San Antonio’s 2017 $850 million municipal bond program, the largest bond program in city history, brings with it an opportunity to invest in capital projects across the city. But how much of that should be spent on so-called “transformative” projects and how much should be spent on the growing basic infrastructure needs of the city?

“We can’t adequately go for the future without looking back to the past,”  Mayor Ivy Taylor said during the free Build Your Own Bond event Thursday night at the Pearl Stable. Taylor referred to the multi-million dollar backlog of street, sidewalk, and drainage projects that have been long-deferred. “When your neighbors are still walking in mud everyday, there’s no way you can get them to listen to you talk about catalytic projects and a big future.”

Mayor Ivy Taylor speaks about how the 2017 bond will play into the City’s long term vision. Photo by Kathryn Boyd-Batstone.
Mayor Ivy Taylor speaks about how the 2017 bond will play into the City’s long term vision. Photo by Kathryn Boyd-Batstone.

There are hundreds, if not thousands of projects in San Antonio that citizens would deem worthy of investment. More than 150 residents, City leaders, and stakeholders discussed some of these ideas and more on Thursday. The gathering was hosted by Centro San Antonio, in partnership with Overland Partners and the Rivard Report, to inform citizens about the City’s 2017 municipal bond process, so that their voices can be heard by City and community leaders when the time comes to determine which projects – big or small – will receive funding come the bond election in May 2017. The City uses bond funds to pay for improvement projects that require large amounts of up-front capital.

Tech Bloc co-founder Lew Moorman speaks about the need for more innovative job opportunities. Photo by Kathryn Boyd-Batstone.
Tech Bloc co-founder Lew Moorman speaks about the need for more innovative job opportunities. Photo by Kathryn Boyd-Batstone.

A panel made up of civically engaged “city builders” – as the night’s moderator Robert Rivard, director of the Rivard Report, referred to them – shared their ideas about what sort of projects or areas of necessity the City should address with the funds.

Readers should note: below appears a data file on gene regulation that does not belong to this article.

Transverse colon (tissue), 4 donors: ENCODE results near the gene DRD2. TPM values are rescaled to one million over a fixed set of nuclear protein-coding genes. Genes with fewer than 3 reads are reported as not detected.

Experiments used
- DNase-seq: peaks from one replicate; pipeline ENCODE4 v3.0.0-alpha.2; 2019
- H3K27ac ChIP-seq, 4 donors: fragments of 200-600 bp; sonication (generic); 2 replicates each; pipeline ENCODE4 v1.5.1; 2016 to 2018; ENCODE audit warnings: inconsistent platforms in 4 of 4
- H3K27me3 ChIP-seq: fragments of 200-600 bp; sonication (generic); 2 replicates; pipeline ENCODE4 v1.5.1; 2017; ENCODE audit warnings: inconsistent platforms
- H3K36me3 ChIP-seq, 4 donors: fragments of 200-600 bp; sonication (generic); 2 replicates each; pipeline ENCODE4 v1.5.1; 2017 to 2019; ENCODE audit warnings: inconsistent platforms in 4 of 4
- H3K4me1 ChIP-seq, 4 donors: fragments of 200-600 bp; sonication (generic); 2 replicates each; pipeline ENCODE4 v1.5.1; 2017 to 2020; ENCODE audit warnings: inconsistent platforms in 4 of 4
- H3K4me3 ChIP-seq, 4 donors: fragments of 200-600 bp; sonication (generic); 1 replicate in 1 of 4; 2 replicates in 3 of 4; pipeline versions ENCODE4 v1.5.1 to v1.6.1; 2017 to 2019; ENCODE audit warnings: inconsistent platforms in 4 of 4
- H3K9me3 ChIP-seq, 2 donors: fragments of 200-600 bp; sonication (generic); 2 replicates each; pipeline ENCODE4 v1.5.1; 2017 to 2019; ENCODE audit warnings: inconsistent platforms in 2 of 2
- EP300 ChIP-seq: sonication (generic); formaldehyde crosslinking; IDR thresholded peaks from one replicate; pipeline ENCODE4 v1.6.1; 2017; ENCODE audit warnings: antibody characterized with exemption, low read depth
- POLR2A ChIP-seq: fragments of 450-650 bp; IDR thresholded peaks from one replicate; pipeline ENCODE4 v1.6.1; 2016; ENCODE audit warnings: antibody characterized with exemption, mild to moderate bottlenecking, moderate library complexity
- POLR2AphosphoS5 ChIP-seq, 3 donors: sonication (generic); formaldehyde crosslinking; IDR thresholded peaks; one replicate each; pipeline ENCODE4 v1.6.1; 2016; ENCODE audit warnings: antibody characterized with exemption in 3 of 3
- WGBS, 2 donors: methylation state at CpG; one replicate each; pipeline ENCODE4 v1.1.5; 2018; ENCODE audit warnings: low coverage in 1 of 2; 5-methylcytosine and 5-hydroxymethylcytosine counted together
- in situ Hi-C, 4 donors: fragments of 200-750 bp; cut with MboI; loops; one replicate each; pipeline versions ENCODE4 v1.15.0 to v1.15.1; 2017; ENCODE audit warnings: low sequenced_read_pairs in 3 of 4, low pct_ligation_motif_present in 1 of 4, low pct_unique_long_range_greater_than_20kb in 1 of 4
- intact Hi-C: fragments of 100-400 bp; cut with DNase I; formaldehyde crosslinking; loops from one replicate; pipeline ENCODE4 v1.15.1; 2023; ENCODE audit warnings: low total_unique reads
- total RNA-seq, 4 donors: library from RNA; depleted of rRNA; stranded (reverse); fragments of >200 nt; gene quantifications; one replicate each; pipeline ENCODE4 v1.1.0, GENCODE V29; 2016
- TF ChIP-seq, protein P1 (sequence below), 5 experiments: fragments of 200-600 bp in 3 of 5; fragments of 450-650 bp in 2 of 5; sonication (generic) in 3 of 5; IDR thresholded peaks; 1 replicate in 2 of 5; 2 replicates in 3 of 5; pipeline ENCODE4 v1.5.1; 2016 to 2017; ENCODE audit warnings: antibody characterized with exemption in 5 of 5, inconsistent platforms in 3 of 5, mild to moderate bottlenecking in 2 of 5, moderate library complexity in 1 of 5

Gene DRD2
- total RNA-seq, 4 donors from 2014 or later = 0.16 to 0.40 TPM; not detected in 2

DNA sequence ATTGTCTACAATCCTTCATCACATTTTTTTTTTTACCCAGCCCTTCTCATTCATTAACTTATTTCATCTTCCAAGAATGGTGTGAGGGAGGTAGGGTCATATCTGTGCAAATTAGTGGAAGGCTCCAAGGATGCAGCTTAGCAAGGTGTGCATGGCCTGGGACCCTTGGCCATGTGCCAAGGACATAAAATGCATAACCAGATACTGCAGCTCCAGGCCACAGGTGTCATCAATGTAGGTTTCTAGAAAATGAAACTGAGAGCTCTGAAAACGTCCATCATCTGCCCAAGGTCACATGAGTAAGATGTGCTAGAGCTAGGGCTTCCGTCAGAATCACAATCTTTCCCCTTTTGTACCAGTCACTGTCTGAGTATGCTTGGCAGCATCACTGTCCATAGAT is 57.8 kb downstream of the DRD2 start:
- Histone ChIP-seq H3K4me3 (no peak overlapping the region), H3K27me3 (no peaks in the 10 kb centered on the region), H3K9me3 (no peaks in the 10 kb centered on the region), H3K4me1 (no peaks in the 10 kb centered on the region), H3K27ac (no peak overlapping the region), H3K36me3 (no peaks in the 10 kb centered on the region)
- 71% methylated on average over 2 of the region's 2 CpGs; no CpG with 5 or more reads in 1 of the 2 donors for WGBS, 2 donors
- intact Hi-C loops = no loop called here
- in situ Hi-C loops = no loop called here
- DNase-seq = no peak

“We’ve had bonds that are predominantly for maintenance because we have (a need for it). The question is: How are we going break that cycle? We have to make opportunity for people, and the truth of the matter is there are a set of projects that I think will transform the city and create opportunities,” said Lew Moorman, Tech Bloc co-founder and Rivard Report board member, who recently announced a collaboration with H-E-B and San Antonio Independent School District to bring a new tech-high school to the inner city.

“We have to find lots of urban projects, and if we find them we should fund them and move because now’s the time,” he said. “We’re in a war for talent, we’re in a war for companies, and we’ve got to find those projects.”

Panelist and Overland Partners Designer Siboney Díaz-Sánchez urged City leaders to invest in the communities that are “responsible for that wealth” of heritage and culture in San Antonio by considering diverse community leaders in their appointments for the Citizen Bond Committees. Each committee will advise their respective City Council member on projects their districts would like included in the bond package.

We need to acknowledge where communities draw from, what brings people to San Antonio. People often use the word ‘authenticity’ but how are you supporting that?” said Díaz-Sánchez, who also serves as the District 1 representative on the City’s Zoning Commission.

In other words, integrating San Antonio’s authentic culture and history will require concrete, action items  – beyond political lip service. 

“I had an issue with the fact that the new VIA route, the Culture route – VIVA – goes to the McNay, it goes to SAMA, it goes to the Witte, but it doesn’t go to Guadalupe Cultural Arts Center and the Carver (Community Cultural Center). At what point are we investing in these communities that bring the life to San Antonio?”

Public transportation projects should be emphasized in the bond, she added.

Panelist and landscape architect Mario Schjetnan Garduño, who is leading aesthetic design efforts of the San Pedro Creek Improvements Project, believes projects like the San Pedro Creek project and the Alamo Plaza Master Plan, which will use archaeology to uncover and portray the site’s history, are ways to acknowledge and celebrate those communities.

(Read more: Alamo Master Plan Launches Archeological Study, Public Engagement Process)

“There’s a beautiful quote form Octavio Paz, a Mexican poet laureate: ‘In every corner of Mexico City, always Cortez and Montezuma clash.’

“It’s a beautiful concept because everywhere you go (that collision of history and culture) is always present. It’s fascinating that you’re digging back (at the Alamo) because yes, it is the pride of Texas Independence, but it takes you back more to the origins of the city which is the connection of two cultures – the culture of Spain and the indigenous culture.”